The SOCM Cumberland Co. Chapter is asking for your help to protect Cumberland County from the development of a coal liquefaction plant. While coal liquefaction is a newer concern for the chapter, recent developments have required timely response from SOCM members. Coal liquefaction is a dangerous process used to produce synthetic liquid fuels from coal; and requires excessive water, utilizes expensive coal and contributes heavily to air pollution (including carbon emissions).
The Industrial Development Board for Cumberland, Morgan and Roane counties will host a meeting this Friday, May 27, to discuss the consideration of donating 100 acres of land to Freedom Energy Diesel to develop and build a $400 million coal liquefaction plant. The land being considered is located in the Plateau Partnership Park site near Interstate 40 and Westel Road. Attend the development board's meeting
, where the coal liquefaction plant will be considered:
Friday May 27, 2 p.m. (CT)
Location: Cumberland County Courthouse
2 N Main St., Crossville, Tenn. 38555
This is your chance to ask questions and express your concerns. If you are interested in attending, contact SOCM Organizer Stacey Mitchell, email@example.com
, or call 865.249.7488. You can also contact Ann League, firstname.lastname@example.org
For those members residing outside the Cumberland, Morgan or Roane county areas, SOCM is asking for support as Tennessee begins to fight coal liquefaction.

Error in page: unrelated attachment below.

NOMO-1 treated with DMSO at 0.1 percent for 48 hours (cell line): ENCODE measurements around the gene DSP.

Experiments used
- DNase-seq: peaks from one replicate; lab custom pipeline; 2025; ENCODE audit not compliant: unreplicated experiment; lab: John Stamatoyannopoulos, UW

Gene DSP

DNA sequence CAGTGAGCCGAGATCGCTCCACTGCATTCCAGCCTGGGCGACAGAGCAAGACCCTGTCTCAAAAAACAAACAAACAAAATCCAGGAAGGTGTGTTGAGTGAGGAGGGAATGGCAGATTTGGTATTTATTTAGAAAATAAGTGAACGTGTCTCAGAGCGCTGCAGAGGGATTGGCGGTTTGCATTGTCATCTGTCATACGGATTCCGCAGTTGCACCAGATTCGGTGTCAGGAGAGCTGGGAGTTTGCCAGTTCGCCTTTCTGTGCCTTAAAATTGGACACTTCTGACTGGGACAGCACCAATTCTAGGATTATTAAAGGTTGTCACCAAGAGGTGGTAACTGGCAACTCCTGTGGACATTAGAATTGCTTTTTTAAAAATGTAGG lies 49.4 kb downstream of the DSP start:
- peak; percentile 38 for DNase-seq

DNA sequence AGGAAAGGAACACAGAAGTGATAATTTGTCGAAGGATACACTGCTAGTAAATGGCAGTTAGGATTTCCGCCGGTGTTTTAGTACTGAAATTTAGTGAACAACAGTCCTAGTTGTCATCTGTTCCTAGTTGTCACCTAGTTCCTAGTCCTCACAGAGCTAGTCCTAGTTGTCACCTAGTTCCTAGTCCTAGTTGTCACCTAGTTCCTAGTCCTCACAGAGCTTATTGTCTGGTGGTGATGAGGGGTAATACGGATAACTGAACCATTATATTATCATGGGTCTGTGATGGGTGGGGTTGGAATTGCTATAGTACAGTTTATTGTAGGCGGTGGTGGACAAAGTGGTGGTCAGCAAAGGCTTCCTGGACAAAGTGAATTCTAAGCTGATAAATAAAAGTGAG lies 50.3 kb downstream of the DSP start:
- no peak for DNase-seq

Plateau Partnership Park is a joint project of the three counties to encourage and develop economic development. As an incentive to attract industry development, the Industrial Development Board will consider giving away significant acreage to Freedom Energy Diesel. Please tell the Industrial Development Board that business development is very important to the area, but not at the expense of our health and environment.
Coal liquefaction has traditionally been a more expensive form of energy production (compared to natural gas and oil), but as oil prices increase, other forms of energy production such as coal liquefaction and fracking are being analyzed more closely. The coal liquefaction process involves ﬁrst converting coal to gas and then into a synthetic fuel. Liquid coal requires huge amounts of both coal and energy.
Carbon dioxide production, limited utility infrastructure, and large amounts of water needed for this form of energy production are some of the major concerns that policy makers will need to address.
Read about the proposal in a Knoxville News Sentinel article
Thank you for your support!
Your SOCM Team